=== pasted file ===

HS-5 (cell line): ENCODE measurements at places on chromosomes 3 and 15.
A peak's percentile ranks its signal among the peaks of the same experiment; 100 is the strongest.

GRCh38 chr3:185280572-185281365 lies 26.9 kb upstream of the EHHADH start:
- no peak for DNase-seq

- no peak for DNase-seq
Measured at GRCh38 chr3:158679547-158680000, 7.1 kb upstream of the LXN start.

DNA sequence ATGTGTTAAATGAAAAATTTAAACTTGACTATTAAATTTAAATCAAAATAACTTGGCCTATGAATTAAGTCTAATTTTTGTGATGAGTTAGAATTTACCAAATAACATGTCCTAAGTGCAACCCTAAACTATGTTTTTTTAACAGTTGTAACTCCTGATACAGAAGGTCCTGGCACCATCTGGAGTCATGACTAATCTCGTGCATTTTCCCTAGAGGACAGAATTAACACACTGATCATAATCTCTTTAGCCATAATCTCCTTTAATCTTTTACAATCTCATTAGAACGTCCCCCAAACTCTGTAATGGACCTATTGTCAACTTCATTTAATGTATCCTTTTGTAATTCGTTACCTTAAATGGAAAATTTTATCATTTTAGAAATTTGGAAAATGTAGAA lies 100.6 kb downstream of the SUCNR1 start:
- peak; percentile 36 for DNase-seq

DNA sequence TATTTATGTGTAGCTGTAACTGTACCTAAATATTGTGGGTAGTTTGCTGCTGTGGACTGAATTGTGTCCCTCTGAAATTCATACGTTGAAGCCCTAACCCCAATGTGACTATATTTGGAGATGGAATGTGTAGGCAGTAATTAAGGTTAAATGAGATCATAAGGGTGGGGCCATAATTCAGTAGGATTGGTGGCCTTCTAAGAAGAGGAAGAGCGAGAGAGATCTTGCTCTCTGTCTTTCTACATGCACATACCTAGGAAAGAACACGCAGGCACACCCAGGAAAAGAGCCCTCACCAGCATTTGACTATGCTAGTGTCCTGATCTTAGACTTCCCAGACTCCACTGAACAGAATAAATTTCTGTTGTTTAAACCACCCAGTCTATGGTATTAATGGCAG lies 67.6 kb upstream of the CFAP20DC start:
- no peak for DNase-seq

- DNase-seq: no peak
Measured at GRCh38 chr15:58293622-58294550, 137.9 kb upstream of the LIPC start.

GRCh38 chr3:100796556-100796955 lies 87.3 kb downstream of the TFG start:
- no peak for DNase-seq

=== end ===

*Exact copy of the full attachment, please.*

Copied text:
HS-5 (cell line): ENCODE measurements at places on chromosomes 3 and 15.
A peak's percentile ranks its signal among the peaks of the same experiment; 100 is the strongest.

GRCh38 chr3:185280572-185281365 lies 26.9 kb upstream of the EHHADH start:
- no peak for DNase-seq

- no peak for DNase-seq
Measured at GRCh38 chr3:158679547-158680000, 7.1 kb upstream of the LXN start.

DNA sequence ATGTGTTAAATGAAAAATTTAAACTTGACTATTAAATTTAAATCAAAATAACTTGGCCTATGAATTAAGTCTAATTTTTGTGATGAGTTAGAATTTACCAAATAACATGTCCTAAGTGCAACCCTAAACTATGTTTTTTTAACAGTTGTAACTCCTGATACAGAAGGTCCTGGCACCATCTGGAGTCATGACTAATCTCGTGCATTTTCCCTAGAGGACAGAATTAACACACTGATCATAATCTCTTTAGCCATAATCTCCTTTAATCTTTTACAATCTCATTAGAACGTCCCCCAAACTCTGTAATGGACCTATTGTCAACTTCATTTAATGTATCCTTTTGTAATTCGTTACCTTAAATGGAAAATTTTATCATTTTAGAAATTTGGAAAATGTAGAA lies 100.6 kb downstream of the SUCNR1 start:
- peak; percentile 36 for DNase-seq

DNA sequence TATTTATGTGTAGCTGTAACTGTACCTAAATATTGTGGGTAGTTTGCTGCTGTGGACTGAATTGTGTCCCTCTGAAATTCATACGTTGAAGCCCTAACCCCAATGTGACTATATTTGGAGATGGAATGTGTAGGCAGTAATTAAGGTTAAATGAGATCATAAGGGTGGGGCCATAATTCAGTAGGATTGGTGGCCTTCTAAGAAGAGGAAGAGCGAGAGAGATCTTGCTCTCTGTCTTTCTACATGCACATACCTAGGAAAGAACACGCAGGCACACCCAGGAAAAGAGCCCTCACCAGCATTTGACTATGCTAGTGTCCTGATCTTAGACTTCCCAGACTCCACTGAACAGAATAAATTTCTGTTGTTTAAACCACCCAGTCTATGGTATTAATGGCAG lies 67.6 kb upstream of the CFAP20DC start:
- no peak for DNase-seq

- DNase-seq: no peak
Measured at GRCh38 chr15:58293622-58294550, 137.9 kb upstream of the LIPC start.

GRCh38 chr3:100796556-100796955 lies 87.3 kb downstream of the TFG start:
- no peak for DNase-seq